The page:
The Internet has changed the manner in which children learn sports skills. When I walked into the office of a sports development club near Jinja, Uganda, considered one of the poorest towns in Africa, the children crowded around a small laptop watching videos of skill development coaches ripped from YouTube. They accessed moves and drills that I never saw as a player developing pre-YouTube. 

The Internet has benefitted not only athletes in Africa who may lack access to specialist coaches, but athletes in the United States. This spring, I met a young woman who earned a basketball scholarship who had learned her post moves by watching YouTube because she was from a small town and lacked access to quality coaches. Similarly, I worked with an NCAA Division II 2-sport athlete who earned All-American honors in the javelin who said that her primary coach was YouTube.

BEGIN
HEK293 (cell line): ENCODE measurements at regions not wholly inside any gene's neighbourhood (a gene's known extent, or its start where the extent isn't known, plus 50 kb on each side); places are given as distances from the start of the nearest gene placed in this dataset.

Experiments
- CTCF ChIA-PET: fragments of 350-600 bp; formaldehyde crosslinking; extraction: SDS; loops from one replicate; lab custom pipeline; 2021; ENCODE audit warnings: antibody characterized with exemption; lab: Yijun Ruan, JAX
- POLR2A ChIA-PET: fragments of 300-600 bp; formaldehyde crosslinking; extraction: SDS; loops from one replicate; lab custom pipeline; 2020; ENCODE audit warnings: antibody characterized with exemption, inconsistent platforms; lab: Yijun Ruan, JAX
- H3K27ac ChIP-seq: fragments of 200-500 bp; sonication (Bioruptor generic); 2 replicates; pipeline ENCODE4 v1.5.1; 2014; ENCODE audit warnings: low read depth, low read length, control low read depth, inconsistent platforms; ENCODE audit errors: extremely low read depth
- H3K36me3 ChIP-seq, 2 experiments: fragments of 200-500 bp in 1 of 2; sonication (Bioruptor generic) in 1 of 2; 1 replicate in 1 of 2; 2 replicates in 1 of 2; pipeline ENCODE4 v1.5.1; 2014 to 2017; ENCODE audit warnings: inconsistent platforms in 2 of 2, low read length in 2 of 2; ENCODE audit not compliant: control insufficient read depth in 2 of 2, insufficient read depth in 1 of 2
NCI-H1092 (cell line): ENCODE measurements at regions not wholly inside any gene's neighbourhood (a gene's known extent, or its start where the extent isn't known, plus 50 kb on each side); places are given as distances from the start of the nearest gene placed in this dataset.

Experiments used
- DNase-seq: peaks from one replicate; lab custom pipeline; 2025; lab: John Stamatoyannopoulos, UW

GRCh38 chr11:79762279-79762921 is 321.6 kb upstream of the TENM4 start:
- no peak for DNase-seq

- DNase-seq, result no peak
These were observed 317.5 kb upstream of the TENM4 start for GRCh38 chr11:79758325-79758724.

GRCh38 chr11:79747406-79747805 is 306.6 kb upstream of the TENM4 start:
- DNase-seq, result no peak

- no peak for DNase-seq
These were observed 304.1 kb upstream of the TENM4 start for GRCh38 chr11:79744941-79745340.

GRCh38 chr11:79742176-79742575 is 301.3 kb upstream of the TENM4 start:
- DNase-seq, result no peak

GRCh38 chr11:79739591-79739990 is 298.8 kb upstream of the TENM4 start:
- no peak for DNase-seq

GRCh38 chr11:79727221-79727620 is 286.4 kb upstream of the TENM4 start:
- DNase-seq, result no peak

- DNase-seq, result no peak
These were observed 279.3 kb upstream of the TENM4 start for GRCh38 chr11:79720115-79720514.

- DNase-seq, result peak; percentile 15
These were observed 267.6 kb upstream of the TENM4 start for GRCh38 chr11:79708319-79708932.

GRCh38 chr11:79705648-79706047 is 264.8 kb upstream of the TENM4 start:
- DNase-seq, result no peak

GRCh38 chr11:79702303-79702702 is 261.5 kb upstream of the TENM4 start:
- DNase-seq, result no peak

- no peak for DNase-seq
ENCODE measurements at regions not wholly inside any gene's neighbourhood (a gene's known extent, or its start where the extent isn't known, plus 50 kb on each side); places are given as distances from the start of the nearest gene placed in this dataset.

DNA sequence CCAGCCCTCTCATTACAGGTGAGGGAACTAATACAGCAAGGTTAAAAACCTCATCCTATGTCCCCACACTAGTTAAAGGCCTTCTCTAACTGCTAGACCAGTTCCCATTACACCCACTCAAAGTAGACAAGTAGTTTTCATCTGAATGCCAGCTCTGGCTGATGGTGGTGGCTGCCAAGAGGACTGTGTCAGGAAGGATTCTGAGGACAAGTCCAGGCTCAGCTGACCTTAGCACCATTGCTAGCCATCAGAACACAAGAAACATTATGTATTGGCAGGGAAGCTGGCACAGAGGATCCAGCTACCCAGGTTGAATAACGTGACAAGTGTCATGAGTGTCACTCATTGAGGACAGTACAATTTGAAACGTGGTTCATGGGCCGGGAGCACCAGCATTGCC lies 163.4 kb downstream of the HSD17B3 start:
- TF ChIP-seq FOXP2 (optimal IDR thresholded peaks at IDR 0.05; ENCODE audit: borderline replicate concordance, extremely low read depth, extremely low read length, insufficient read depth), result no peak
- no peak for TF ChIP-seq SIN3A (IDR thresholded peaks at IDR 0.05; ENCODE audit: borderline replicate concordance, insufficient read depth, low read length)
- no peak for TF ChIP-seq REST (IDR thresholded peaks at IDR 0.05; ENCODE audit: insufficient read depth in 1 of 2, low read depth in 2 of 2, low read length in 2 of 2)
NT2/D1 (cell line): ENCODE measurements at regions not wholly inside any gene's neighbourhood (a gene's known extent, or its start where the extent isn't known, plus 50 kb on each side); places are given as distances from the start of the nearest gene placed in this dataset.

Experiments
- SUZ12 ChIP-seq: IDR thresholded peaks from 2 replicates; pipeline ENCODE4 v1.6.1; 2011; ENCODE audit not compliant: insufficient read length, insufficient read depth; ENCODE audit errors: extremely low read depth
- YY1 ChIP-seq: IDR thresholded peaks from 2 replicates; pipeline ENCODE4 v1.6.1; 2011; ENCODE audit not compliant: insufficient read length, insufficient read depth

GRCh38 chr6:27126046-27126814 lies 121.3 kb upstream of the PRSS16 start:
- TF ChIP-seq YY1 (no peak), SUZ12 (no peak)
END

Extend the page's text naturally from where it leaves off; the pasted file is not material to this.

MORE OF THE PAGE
In his 2007 TED talk, Sugata Mitra, a professor of education technology at Newcastle University, described his “hole in the wall” experiments. He dug a hole in the wall in the slums of New Delhi and put an Internet-enabled computer into the wall and a video recorder to record what happened. Children who had no previous exposure to computers managed to learn to use a computer and teach other children. He demonstrated that children can teach themselves, much as Yego taught himself to throw the javelin.